He did not just endure that dominance, he was repeatedly smacked down by their dominance. The first 10 times he reached at least a Grand Slam semifinal, he was knocked out by Nadal (four times), Federer (three times) or Djokovic (two times)*. If anyone had good reason to grudgingly accept that he was born at just the wrong time, it was Murray.

    *He was also beaten once in a semi by Andy Roddick, another slap in the face — he couldn’t even be the best ANDY on the court that day.

    And Murray seemed, well, to put it delicately, just the type of person who would grudgingly accept that he was born at just the wrong time. Murray in 2008, when he was 21 years old and had not yet won a single significant tournament (no offense to the Qatar Open) nor reached the final of a Grand Slam event, wrote an autobiography called “Hitting Back.” Nobody was entirely sure WHY he wrote an autobiography at that time, but he did indeed hit back — at British tennis, at the media members who doubted him (he was refusing to even talk to the BBC at the time) and at the unfair obstacles he seemed sure that everyone was putting in his way and his way alone. He came across as a very angry young man, though nobody was entirely sure why.

    Then, maybe the answer why was obvious. Federer was majestic then. Nadal was ascendant. Djokovic won the Australian Open that very year. There seemed to be no room in the tennis world for Andy Murray, and he seemed to know it.

    So what happened from there? The book kept getting updated as Murray began growing up. The paperback version of that book was called “Coming of Age.” And then the book title was updated and titled  “Seventy-Seven: My Road to Wimbledon Glory.” That happened in 2013, after Murray broke the 77-year British drought and won Wimbledon. By then, he was a different tennis player and a different man. He had won the Olympics in London. He won the U.S. Open that year. He had found himself.

    And I would argue that it was, once again, the inspiration of Federer, who inspired Nadal, who inspired Djokovic, who inspired Murray. Andy improved everything about his game. And he did it by building up every single part of his game. He doesn’t really do anything specifically better than the rest of the world. But you know those Sprint commercials where Sprint basically admits it’s not QUITE as good as Verizon, but it’s 99 percent as good for half the price?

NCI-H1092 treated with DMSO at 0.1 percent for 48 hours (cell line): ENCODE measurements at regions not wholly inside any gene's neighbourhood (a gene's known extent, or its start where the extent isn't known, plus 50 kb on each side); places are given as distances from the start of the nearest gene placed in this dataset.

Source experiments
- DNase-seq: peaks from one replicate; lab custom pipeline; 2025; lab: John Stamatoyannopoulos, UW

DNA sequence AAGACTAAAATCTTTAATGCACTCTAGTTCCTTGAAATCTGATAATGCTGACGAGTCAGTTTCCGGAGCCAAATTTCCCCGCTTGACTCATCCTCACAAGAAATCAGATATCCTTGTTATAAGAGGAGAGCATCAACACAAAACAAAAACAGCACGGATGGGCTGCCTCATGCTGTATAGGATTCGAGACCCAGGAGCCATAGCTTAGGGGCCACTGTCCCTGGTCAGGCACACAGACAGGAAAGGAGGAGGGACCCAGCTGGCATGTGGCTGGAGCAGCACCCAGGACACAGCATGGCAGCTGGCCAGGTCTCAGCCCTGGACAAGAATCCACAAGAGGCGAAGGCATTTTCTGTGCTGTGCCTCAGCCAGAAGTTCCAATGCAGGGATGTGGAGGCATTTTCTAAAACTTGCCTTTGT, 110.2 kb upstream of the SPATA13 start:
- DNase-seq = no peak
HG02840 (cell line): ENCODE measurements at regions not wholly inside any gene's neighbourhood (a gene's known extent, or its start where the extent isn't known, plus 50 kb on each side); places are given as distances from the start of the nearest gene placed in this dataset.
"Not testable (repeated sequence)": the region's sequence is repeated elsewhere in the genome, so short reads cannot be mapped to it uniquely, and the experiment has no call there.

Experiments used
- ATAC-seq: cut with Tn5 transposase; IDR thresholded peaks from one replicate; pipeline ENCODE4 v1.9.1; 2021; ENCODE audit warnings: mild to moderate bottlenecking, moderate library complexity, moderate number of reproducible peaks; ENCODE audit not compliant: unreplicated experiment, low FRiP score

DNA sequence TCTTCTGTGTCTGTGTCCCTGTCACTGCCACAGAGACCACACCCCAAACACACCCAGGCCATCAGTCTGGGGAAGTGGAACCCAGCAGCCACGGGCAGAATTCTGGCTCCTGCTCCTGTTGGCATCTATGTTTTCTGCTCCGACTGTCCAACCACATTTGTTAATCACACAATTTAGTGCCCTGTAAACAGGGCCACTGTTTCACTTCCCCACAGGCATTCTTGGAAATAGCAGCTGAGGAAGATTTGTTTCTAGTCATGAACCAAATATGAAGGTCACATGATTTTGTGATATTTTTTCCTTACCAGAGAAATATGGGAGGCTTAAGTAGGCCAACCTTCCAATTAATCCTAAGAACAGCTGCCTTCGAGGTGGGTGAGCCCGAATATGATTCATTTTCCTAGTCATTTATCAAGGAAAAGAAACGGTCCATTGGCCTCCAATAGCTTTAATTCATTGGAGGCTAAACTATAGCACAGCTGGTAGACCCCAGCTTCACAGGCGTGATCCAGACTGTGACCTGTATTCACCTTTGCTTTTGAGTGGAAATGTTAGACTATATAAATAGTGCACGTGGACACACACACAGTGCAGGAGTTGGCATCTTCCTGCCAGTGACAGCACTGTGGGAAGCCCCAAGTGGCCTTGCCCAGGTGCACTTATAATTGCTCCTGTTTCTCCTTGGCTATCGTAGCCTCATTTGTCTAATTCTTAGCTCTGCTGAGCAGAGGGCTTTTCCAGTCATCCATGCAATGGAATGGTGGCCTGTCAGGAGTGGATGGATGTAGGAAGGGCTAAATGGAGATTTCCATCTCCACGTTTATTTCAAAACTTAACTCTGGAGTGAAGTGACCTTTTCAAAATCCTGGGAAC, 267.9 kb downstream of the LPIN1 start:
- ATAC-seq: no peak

Murray doesn’t quite have Djokovic’s return of serve (no one in tennis history does) or his pure speed — but it’s probably 99 percent.

    Murray doesn’t quite have Nadal’s bullfighter tenacity — win or die with honor — but he’s probably at 99 percent.

    Murray doesn’t quite have Federer’s ability to hit the “gaga shot” that tilts an opponent’s head the same way shaking a pinball machine does — but he’s probably at 99 percent.

    In other words, at least as I see it, Murray created a game that is like an homage to those masters he has been trying to beat. He does a little bit of everything, and he brings along some of that youthful rage and intensity, and here he is: Murray is now the No. 1 player in the world.

    It is unclear if he will stay at No. 1 for very long. Djokovic seems worn down by his own extraordinary rise, but he has still made the final of nine of the last 11 Grand Sam tournaments, winning six of them. Djokovic also dominated the head-to-head matchups between them, winning 24 of 34 matches and eight of the 10 times they played in Grand Slams. It seems a pretty good bet that he will be back, and so this could be just a Murray blip, a fluke of timing.

    Or it could be more. Either way, for Murray to reach No. 1 after all these years is an extraordinary thing.

    When Tiger Woods hit the golf scene, you will remember there was a lot of talk about the generation of golfers he would give rise to, the young golfers who, seeing what he was doing, would find a way to take golf even higher. We might be seeing that with golfers like Rory McIlroy and Jason Day and Jordan Spieth, though it is too early to tell.

    Federer’s impact is clearer. He came into the sport during a lull, just as the Pete Sampras-Andre Agassi era was ending, and he played sublime and previously unimaginable tennis. And his tennis genius has helped create three of the greatest tennis players who ever lived. I’m sure he didn’t mean to do that. But, hey, who DOESN’T want to be Roger Federer?